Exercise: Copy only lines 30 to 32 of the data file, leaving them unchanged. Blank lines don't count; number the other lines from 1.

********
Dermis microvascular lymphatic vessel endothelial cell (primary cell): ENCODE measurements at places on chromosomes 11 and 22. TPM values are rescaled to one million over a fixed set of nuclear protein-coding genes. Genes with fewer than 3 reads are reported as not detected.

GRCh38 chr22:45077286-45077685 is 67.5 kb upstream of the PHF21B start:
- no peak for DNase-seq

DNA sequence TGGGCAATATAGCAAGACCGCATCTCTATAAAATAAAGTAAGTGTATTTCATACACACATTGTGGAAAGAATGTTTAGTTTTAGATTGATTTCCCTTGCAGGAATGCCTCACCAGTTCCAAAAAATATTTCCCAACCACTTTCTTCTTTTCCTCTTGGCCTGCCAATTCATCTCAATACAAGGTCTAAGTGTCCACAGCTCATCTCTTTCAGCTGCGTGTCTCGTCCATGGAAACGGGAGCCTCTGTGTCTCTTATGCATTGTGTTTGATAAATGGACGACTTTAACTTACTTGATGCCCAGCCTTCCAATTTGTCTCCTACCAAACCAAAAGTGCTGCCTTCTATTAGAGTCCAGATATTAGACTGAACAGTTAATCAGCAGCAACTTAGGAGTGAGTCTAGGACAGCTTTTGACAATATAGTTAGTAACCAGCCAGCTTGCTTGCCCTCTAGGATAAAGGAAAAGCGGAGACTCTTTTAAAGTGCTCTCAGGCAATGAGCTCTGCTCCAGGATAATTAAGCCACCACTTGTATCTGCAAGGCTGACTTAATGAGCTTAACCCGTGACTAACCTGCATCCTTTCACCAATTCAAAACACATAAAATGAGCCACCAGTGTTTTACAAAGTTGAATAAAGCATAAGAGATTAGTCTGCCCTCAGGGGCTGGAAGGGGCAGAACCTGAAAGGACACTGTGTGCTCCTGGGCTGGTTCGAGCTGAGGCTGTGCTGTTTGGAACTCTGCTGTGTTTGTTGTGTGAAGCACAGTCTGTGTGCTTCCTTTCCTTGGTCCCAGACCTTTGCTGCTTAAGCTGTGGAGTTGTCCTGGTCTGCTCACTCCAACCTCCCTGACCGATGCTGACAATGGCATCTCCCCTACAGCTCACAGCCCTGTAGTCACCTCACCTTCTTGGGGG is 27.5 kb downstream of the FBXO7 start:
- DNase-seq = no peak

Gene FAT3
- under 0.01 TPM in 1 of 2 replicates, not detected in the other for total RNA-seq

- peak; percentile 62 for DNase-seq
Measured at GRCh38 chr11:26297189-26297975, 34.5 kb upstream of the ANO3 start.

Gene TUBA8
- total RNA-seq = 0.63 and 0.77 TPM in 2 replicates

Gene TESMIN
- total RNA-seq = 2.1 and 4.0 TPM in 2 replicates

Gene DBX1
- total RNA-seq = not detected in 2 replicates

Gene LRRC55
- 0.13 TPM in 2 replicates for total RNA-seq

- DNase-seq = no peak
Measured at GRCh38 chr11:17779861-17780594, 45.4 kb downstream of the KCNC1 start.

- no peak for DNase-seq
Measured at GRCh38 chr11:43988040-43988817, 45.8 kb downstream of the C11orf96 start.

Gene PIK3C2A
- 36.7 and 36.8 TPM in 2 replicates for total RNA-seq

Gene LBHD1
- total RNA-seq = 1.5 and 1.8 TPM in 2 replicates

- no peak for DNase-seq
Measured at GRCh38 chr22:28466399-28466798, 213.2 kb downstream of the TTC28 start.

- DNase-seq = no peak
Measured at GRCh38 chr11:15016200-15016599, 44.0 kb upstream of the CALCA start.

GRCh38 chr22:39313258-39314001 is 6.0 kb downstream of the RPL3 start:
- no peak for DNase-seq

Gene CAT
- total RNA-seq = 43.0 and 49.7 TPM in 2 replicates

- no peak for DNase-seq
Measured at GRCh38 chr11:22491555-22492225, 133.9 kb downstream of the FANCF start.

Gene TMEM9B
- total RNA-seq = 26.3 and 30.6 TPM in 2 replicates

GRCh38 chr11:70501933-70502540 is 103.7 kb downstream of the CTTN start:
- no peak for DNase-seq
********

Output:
GRCh38 chr22:39313258-39314001 is 6.0 kb downstream of the RPL3 start:
- no peak for DNase-seq

Gene CAT